Economic growth and jobs – but also our country’s energy security, supporting the promise of present and future prosperity and opportunity. That’s the gift of the American energy renaissance that, well, keeps on giving.

All of the above support an argument that – to ensure an adequate global supply of crude oil upon which the U.S. and global economies rely – we should look to sustain and grow domestic natural gas and oil production. 

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The Cost to Bail Out Coal, Nuclear (Hint: It’s A Lot)

coal  nuclear  consumers  natural gas 

Jessica  Lutz

Jessica Lutz
Posted July 19, 2018

As it turns out, you can put a dollar figure on the cost to prop up failing coal and nuclear plants, and that figure could reach $35 billion a year — cost that could largely impact American consumers and/or taxpayers, for no discernible improvement to the nation's electric grid.

The Trump administration has used grid reliability, “resilience” and, more recently, national security as reasons for the government to bail out coal and nuclear plants – claims we’ve rebutted.  Now we can add ‘exorbitant potential cost to the American people’ to the list of reasons why propping up coal and nuclear is a bad idea.

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Consumers, U.S. Energy Security Impacted by Tariffs

trade  consumers  pipelines  us energy security 

Mark Green

Mark Green
Posted July 19, 2018

The Trump administration’s rejection of Plains All American’s request for an exclusion to the administration’s tariffs on imported steel – which the company planned for a pipeline out of the Permian Basin, the nation’s most dynamic oilfield – illustrates the head-on collision between trade policies and energy goals.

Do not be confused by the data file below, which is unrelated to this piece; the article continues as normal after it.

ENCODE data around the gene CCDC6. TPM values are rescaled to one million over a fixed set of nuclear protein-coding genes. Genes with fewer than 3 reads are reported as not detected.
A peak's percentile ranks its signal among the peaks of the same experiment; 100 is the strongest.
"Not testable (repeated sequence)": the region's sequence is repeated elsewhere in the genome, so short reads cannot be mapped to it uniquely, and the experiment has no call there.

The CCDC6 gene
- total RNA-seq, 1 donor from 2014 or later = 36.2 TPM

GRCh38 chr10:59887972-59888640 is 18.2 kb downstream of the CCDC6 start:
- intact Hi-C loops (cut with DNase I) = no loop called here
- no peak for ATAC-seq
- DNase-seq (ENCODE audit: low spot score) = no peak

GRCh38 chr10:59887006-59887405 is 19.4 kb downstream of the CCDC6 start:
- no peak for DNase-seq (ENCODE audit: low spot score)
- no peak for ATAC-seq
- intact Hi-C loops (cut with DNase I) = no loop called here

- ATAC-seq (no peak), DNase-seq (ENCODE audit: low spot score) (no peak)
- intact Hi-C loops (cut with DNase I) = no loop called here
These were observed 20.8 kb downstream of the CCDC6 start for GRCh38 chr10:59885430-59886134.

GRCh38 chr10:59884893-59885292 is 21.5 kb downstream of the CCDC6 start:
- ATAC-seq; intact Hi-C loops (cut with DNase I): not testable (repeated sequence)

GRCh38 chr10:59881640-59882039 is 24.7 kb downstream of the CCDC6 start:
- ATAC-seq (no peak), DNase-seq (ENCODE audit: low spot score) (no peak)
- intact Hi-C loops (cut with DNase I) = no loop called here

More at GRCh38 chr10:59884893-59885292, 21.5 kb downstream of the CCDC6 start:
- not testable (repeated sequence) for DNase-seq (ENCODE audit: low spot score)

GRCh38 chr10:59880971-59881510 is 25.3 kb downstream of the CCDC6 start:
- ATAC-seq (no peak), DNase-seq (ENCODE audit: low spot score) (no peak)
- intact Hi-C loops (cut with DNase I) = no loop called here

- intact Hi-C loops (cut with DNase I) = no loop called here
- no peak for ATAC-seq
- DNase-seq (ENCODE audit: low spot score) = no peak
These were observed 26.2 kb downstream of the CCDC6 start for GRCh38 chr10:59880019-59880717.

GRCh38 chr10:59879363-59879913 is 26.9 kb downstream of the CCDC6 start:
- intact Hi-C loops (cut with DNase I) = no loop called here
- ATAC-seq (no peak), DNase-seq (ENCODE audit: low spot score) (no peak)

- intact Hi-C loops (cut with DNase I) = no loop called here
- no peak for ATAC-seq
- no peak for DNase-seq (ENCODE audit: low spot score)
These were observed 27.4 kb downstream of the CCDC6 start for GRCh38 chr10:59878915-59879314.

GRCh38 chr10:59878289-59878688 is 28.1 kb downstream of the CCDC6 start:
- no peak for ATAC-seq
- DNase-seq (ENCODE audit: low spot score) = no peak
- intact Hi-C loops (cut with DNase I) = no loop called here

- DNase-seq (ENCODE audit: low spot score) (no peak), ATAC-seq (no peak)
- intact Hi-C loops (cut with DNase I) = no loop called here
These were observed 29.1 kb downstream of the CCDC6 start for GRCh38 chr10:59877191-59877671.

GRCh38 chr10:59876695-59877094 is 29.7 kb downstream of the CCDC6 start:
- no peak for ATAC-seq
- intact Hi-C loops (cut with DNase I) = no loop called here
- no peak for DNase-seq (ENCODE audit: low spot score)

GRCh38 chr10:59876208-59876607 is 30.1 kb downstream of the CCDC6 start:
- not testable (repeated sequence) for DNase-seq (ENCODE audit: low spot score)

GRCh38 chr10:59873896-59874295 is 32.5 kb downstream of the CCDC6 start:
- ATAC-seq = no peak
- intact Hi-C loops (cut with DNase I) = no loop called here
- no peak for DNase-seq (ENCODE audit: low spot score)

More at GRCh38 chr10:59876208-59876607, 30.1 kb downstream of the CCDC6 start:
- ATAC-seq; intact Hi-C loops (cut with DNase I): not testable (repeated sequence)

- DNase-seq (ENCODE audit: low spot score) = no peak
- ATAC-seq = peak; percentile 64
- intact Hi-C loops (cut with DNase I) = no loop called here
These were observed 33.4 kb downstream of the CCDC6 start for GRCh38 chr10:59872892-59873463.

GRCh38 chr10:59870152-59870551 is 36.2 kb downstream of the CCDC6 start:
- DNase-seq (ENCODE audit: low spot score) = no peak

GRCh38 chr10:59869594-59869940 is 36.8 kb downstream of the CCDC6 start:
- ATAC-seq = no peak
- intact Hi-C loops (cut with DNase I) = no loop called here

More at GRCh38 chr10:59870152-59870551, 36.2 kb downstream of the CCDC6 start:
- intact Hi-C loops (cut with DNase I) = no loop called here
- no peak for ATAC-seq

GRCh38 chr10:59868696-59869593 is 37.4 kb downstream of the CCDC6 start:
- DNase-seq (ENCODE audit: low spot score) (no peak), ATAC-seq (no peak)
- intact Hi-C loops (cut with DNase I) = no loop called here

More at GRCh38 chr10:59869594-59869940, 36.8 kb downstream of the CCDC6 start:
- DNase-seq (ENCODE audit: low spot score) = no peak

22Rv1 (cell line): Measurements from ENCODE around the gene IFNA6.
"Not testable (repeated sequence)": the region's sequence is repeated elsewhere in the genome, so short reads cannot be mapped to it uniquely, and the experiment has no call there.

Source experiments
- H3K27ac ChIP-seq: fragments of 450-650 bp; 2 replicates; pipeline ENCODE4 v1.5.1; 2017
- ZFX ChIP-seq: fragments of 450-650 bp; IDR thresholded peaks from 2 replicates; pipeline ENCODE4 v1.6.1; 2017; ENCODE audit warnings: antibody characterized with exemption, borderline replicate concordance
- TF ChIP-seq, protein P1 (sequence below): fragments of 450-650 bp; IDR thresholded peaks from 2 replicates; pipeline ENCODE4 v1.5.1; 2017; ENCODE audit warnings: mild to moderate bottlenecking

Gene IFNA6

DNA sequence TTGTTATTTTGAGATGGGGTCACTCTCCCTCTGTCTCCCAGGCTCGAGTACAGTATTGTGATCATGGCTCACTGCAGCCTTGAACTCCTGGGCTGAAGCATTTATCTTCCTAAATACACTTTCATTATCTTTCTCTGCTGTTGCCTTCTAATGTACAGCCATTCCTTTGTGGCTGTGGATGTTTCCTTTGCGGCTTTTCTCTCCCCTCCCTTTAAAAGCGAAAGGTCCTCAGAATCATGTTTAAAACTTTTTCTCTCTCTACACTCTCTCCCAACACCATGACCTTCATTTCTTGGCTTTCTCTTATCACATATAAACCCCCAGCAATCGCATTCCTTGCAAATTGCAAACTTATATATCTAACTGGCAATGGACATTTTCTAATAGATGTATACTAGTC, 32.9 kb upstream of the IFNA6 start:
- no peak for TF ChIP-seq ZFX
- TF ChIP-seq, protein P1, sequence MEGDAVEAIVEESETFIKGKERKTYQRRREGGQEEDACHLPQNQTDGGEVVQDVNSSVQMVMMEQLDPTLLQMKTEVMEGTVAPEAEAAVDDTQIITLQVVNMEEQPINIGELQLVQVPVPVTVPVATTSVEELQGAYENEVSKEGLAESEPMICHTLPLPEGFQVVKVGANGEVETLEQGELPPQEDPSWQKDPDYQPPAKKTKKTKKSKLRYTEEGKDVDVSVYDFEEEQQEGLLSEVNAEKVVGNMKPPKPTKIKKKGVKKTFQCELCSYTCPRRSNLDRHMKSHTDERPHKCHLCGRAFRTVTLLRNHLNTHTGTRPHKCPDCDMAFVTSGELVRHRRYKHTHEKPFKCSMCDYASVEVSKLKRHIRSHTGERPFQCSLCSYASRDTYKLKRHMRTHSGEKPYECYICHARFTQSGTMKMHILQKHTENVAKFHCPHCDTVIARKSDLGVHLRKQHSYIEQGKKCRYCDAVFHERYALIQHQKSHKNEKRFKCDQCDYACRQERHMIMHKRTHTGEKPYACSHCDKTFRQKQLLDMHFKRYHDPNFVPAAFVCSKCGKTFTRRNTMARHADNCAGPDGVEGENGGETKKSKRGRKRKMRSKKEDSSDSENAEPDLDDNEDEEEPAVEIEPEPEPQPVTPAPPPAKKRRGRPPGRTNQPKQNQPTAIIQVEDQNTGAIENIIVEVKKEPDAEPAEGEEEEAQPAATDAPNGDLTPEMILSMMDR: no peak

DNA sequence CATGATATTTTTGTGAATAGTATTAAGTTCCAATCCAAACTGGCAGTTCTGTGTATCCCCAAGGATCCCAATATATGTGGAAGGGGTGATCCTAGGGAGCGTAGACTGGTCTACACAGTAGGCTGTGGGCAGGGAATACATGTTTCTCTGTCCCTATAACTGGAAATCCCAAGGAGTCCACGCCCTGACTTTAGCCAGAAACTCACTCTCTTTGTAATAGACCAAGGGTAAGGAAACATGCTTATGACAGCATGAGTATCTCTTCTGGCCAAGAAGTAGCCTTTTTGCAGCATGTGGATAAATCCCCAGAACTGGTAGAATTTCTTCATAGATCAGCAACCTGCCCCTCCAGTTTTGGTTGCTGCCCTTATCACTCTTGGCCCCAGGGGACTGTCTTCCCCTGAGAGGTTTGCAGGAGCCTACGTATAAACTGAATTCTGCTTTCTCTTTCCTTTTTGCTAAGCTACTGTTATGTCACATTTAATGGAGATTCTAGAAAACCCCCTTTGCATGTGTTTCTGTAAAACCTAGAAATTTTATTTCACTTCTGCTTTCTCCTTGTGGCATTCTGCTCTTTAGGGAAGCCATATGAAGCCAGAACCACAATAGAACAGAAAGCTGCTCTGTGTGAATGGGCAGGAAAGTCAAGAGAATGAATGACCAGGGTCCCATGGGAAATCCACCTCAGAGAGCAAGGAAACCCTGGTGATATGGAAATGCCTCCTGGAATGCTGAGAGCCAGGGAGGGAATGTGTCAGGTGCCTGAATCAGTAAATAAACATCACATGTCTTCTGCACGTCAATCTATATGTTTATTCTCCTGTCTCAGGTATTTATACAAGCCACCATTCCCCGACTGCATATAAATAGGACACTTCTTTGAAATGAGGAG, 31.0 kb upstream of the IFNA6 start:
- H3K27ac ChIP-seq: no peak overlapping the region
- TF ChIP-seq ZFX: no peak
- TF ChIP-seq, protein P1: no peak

Caught in the middle: American consumers and U.S. energy security.


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EPA Should Protect Consumers from the Broken Ethanol Mandate

e10 blend wall  epa  rfs34  ethanol 

Jessica  Lutz

Jessica Lutz
Posted July 18, 2018

In the decade since the inception of the RFS, EPA has consistently implemented the mandate in a manner that dictates more and more ethanol into a fuels market regardless of whether market conditions can bear such an increase.  The ever-increasing volumes of ethanol in the fuel supply – more than can be used in E10 gasoline - inefficiently pushes fuels such as E15 into the marketplace. This puts consumers at risk because three out of four vehicles in the U.S. fleet were not built to use E15, including some model year 2018 cars and trucks from BMW, Mazda, Mercedes, Mitsubishi, Subaru and Volvo, among others. A number of automakers have said that using E15 could potentially void car warranties. Moreover, E15 is not compatible with motorcycles, boats, lawn equipment and ATVs. 

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Natural Gas and Leading the World in Reducing CO2

natural gas benefits  emission reductions  carbon dioxide  electricity 

Mark Green

Mark Green
Posted July 18, 2018

There’s talk about reducing greenhouse gas emissions – and then there’s taking steps to produce measurable results. The United States is in the second category, with the natural gas and oil industry playing the leading role.

Two charts from the American Enterprise Institute’s Mark J. Perry help illustrate: First, using data gleaned from BP’s Statistical Review of Global Energy, Perry shows that the U.S. led the world in reducing carbon dioxide emissions in 2017.